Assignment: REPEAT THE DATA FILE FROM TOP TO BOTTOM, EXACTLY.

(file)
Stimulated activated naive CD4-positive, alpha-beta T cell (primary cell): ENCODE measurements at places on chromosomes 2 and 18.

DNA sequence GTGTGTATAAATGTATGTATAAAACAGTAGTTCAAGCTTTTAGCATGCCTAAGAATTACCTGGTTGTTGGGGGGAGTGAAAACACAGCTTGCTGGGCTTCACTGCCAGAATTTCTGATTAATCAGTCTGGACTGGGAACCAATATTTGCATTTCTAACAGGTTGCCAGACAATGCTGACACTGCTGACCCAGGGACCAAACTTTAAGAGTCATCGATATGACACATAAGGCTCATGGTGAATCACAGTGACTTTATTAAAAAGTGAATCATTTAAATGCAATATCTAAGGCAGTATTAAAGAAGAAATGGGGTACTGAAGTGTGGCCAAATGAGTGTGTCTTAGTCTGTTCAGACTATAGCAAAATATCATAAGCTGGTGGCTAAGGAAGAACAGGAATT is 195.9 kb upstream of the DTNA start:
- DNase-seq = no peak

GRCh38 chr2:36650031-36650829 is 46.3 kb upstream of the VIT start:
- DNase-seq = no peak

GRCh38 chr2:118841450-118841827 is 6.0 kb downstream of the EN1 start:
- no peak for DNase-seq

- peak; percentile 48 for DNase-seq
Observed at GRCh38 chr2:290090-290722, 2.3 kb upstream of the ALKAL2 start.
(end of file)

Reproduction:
Stimulated activated naive CD4-positive, alpha-beta T cell (primary cell): ENCODE measurements at places on chromosomes 2 and 18.

DNA sequence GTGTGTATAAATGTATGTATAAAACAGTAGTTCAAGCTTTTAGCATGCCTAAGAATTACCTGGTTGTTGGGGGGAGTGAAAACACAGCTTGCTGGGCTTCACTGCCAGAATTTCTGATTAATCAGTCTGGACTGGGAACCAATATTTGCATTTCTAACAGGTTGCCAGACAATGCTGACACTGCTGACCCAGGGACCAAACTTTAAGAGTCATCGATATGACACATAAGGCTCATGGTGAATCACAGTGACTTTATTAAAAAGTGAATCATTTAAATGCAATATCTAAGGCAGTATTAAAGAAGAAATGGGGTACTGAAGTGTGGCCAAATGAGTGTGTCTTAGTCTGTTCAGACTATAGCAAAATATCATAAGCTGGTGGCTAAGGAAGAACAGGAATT is 195.9 kb upstream of the DTNA start:
- DNase-seq = no peak

GRCh38 chr2:36650031-36650829 is 46.3 kb upstream of the VIT start:
- DNase-seq = no peak

GRCh38 chr2:118841450-118841827 is 6.0 kb downstream of the EN1 start:
- no peak for DNase-seq

- peak; percentile 48 for DNase-seq
Observed at GRCh38 chr2:290090-290722, 2.3 kb upstream of the ALKAL2 start.